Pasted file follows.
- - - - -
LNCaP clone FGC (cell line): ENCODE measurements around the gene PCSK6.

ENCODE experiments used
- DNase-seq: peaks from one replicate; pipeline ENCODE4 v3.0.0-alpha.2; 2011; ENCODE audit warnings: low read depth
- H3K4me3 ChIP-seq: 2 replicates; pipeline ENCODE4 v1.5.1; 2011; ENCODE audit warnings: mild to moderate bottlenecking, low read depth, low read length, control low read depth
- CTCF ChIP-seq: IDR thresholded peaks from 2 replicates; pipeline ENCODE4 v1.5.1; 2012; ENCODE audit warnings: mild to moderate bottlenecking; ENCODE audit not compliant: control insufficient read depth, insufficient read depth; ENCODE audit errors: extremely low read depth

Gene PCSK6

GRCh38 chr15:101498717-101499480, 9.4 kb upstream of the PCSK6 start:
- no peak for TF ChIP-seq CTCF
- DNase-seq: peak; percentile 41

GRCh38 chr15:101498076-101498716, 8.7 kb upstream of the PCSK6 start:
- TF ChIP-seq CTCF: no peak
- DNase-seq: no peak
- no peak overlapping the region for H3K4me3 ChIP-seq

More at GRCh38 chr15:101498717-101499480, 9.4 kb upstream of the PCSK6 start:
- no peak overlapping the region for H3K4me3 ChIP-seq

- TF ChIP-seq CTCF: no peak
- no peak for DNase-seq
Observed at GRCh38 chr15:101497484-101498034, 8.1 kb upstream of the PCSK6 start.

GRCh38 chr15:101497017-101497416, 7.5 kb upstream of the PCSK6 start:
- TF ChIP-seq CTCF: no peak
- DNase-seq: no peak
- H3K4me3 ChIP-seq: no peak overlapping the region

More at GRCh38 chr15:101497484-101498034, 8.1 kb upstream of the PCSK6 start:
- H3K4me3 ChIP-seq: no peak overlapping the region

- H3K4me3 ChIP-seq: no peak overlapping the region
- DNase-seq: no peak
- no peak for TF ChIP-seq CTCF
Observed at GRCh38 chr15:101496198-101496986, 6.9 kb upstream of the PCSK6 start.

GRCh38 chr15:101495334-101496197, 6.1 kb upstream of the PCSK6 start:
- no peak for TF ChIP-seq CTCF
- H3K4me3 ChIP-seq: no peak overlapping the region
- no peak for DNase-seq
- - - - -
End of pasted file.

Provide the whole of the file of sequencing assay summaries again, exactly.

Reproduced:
LNCaP clone FGC (cell line): ENCODE measurements around the gene PCSK6.

ENCODE experiments used
- DNase-seq: peaks from one replicate; pipeline ENCODE4 v3.0.0-alpha.2; 2011; ENCODE audit warnings: low read depth
- H3K4me3 ChIP-seq: 2 replicates; pipeline ENCODE4 v1.5.1; 2011; ENCODE audit warnings: mild to moderate bottlenecking, low read depth, low read length, control low read depth
- CTCF ChIP-seq: IDR thresholded peaks from 2 replicates; pipeline ENCODE4 v1.5.1; 2012; ENCODE audit warnings: mild to moderate bottlenecking; ENCODE audit not compliant: control insufficient read depth, insufficient read depth; ENCODE audit errors: extremely low read depth

Gene PCSK6

GRCh38 chr15:101498717-101499480, 9.4 kb upstream of the PCSK6 start:
- no peak for TF ChIP-seq CTCF
- DNase-seq: peak; percentile 41

GRCh38 chr15:101498076-101498716, 8.7 kb upstream of the PCSK6 start:
- TF ChIP-seq CTCF: no peak
- DNase-seq: no peak
- no peak overlapping the region for H3K4me3 ChIP-seq

More at GRCh38 chr15:101498717-101499480, 9.4 kb upstream of the PCSK6 start:
- no peak overlapping the region for H3K4me3 ChIP-seq

- TF ChIP-seq CTCF: no peak
- no peak for DNase-seq
Observed at GRCh38 chr15:101497484-101498034, 8.1 kb upstream of the PCSK6 start.

GRCh38 chr15:101497017-101497416, 7.5 kb upstream of the PCSK6 start:
- TF ChIP-seq CTCF: no peak
- DNase-seq: no peak
- H3K4me3 ChIP-seq: no peak overlapping the region

More at GRCh38 chr15:101497484-101498034, 8.1 kb upstream of the PCSK6 start:
- H3K4me3 ChIP-seq: no peak overlapping the region

- H3K4me3 ChIP-seq: no peak overlapping the region
- DNase-seq: no peak
- no peak for TF ChIP-seq CTCF
Observed at GRCh38 chr15:101496198-101496986, 6.9 kb upstream of the PCSK6 start.

GRCh38 chr15:101495334-101496197, 6.1 kb upstream of the PCSK6 start:
- no peak for TF ChIP-seq CTCF
- H3K4me3 ChIP-seq: no peak overlapping the region
- no peak for DNase-seq